Accommodations:

Students requiring accommodations should formally request accommodation from the Office of Student Academic Services.  Meg Hegener is our Coordinator of Students with Disabilities. She can be found in Starbuck Center, or called at x8150.

A disability or accommodation should be discussed with the coordinator so we can work together to ensure students’ needs are met. Students who wish to have an accommodation for disability are responsible for contacting me as soon as possible. The coordinator for students with disabilities verifies the need for accommodations and assists in the development of accommodation strategies.

***This course calendar as printed is NOT complete. I reserve the right to make changes to this calendar at any time, up until the week before the readings are due. Thus, you must continue to check the digital version of the syllabus each week, (as well as click through the hyperlinked digital version to access course content)

Course Calendar

Day

Wk

Date

Topic

Readings Due

Listenings Due

Assignments Due

T

1

1/24

Intro

W

1

1/25

Screening: Race/Power of an Illusion + 13th

R

1

1/26

Coates (1-8), Hartman (1-18)

Sun 1/29: 1 page reflection

T

2

1/31

Studying (with) the senses

Smith - reading 1, reading 2, Stoever - Sonic Color Line (intro)

W

2

2/1

Audio Screening: Nueva York ( Schwartz) + Good Kid M.a.a.d. City (Lamar)

Stoever-Ackerman

SLIDES Wks 1-2

R

2

2/2

NO CLASS

Sun 2/5: Sonic Ethnography 1 page

T

3

2/7

Slavery's Soundworlds

Baraka (17-31), White (ix-xv, 1-19),

W

3

2/8

Screening: The Land Where the Blues Began

R

3

2/9

The Politics of Slave Sounding

Brown (1-3), Douglass, Stoever-Ackerman, 

In class: 1 page response

T

4

2/14

Church sounds

White 97-118, Baraka (32-49)

Holt - "I Love to Praise His Name" (blog post: read AND watch media)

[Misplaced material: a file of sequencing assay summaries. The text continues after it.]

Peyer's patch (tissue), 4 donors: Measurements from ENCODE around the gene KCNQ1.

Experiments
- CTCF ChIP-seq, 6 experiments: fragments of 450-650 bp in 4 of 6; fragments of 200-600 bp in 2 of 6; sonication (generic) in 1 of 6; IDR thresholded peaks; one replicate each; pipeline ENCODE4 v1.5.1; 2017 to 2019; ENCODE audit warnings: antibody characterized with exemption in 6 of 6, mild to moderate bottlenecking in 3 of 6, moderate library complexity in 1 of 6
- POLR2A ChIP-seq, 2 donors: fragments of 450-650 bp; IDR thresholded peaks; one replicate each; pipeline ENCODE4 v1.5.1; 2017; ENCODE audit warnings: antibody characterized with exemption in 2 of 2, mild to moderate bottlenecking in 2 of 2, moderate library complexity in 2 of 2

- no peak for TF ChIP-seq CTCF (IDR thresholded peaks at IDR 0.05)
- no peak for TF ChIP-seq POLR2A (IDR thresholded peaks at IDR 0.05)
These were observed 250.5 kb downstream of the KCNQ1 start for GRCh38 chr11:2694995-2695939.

R

4

2/16

Oratory and Preaching

White 128-137, Scherman article on CL Franklin,

CL Franklin sermon, Aretha Franklin tracks 4-5.

In class: 1 page response

R

4

2/16

Performance (extra credit)

Words without Songs without Words

Tang Museum 7pm

T

5

2/21

Soul Sounds

Kevin Young- Grey Album, Nelson George - Death of R&B

Listen to Going Black: the Legacy of Philly Soul Radio (59’),

W

5

2/22

Audio Screening: R&B and the “New Thing”

SLIDES

PLAYLIST

R

5

2/23

Freedom Sounds

Saul - "Freedom is”

By Fri: 1 page response

T

6

2/28

Writing Sound: Prose

Dumas "Will the Circle Be Unbroken", Mackey  - Bedouin Hornbook excerpt

Read abt and listen to Mackey’s Mix

W

6

3/1

Screening: Ornette: Made in America

R

6

3/2

Writing Sound: Poetry

Nathaniel Mackey: intro to and poems from Splay Anthem

Mackey- "Strick" (Trks 1,3,6)

In class: 1 page response

T

7

3/7

Afrofuturist sounds: Sun Ra

Youngquist - A Pure Solar World, Ra - Poems from Immeasurable Equation

W

7

3/8

Screening

Space is the Place

R

7

3/9

Theorizing Afrofuturism

Eshun - More Brilliant than the Sun: Adventures in Sonic Fiction

In class: 1 page response

T

3/14

Spring break

R

3/16

T

8

3/21

Reckoning with Ra

Szwed (111-147)

SLIDES Wk 7-8

W

3/22

Screening: Joyful Noise

R

8

3/23

Meet in Tang Museum to see artworks

Romaine - Making History (on KOS), Terry Adkins -The Precious Few A.D. 

Flumen Orationis video

T

9

3/28

Sight and Sound I

No reading: review last week’s readings viewings if needed

Sun: First draft of curatorial text

W

9

3/29

Screening: The World According to Sound

(Extra credit)

R

9

3/30

Sight and Sound II

Kun - Basquiat and Kirk

T

10

4/4

Sound Systems

Morris - Cars with the Boom

Sun: Final draft of curatorial text

W

10

4/5

NO SCREENING

R

10

4/6

Jamaican dub as technoculture

Bradley - Bass Culture,

T

11

4/11

Tang Museum exhibition workshop

Veal - Dub/Starship Africa

Listen while you read: Tubby, Perry

R

11

4/13

Tang museum performance 7pm

Roberts: Coin Coin Part 3

F

11

4/14

Tang museum performance 7pm

T

12

4/18

Hip-Hop

Chang -Can’t Stop Won’t Stop (Ch 4), Rose - Black Noise (62-84)

12

4/19

NO SCREENING

R

12

4/20

Hip-Hop

Rose - Black Noise (85-97), Eshun  - More Brilliant than the Sun (ch 2-3)

SLIDES include final project requirements

T

13

4/25

Final project reports

W

13

4/26

NO SCREENING

R

13

4/27

Final Project reports

F

13

4/28

TangWaves: Live radio broadcast

Hold 3-9 for your time slot

T

14

5/2

Wrap-Up class

Tu

F

5/9

Final research papers due